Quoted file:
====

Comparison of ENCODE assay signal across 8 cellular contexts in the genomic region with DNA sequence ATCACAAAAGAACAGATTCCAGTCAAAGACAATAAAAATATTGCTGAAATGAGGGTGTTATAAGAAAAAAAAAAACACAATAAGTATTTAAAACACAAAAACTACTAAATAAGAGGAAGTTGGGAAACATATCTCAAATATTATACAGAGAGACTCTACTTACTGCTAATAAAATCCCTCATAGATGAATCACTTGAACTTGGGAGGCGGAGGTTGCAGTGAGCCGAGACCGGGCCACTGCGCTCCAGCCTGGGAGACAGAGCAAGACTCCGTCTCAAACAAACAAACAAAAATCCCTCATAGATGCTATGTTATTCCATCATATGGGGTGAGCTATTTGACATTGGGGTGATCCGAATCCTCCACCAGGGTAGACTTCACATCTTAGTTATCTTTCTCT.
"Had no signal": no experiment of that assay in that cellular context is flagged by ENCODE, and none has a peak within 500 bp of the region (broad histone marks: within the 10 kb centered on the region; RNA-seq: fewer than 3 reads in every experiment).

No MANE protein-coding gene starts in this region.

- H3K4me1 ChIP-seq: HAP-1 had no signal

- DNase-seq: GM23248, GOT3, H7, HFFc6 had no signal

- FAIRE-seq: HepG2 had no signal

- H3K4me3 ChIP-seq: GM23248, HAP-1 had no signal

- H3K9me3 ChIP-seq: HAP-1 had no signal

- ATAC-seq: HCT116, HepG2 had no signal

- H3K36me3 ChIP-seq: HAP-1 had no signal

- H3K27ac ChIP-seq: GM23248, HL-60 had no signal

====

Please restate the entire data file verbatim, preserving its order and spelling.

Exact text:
Comparison of ENCODE assay signal across 8 cellular contexts in the genomic region with DNA sequence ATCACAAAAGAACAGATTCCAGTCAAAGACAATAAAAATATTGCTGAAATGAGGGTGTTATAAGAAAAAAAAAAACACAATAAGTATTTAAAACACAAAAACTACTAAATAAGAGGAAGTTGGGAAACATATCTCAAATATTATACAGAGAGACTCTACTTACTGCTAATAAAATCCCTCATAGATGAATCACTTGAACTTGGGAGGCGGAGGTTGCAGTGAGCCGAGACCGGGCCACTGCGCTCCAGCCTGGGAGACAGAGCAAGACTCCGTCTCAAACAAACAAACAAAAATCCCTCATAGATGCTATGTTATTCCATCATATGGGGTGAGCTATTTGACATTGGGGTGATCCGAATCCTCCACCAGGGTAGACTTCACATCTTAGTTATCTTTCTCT.
"Had no signal": no experiment of that assay in that cellular context is flagged by ENCODE, and none has a peak within 500 bp of the region (broad histone marks: within the 10 kb centered on the region; RNA-seq: fewer than 3 reads in every experiment).

No MANE protein-coding gene starts in this region.

- H3K4me1 ChIP-seq: HAP-1 had no signal

- DNase-seq: GM23248, GOT3, H7, HFFc6 had no signal

- FAIRE-seq: HepG2 had no signal

- H3K4me3 ChIP-seq: GM23248, HAP-1 had no signal

- H3K9me3 ChIP-seq: HAP-1 had no signal

- ATAC-seq: HCT116, HepG2 had no signal

- H3K36me3 ChIP-seq: HAP-1 had no signal

- H3K27ac ChIP-seq: GM23248, HL-60 had no signal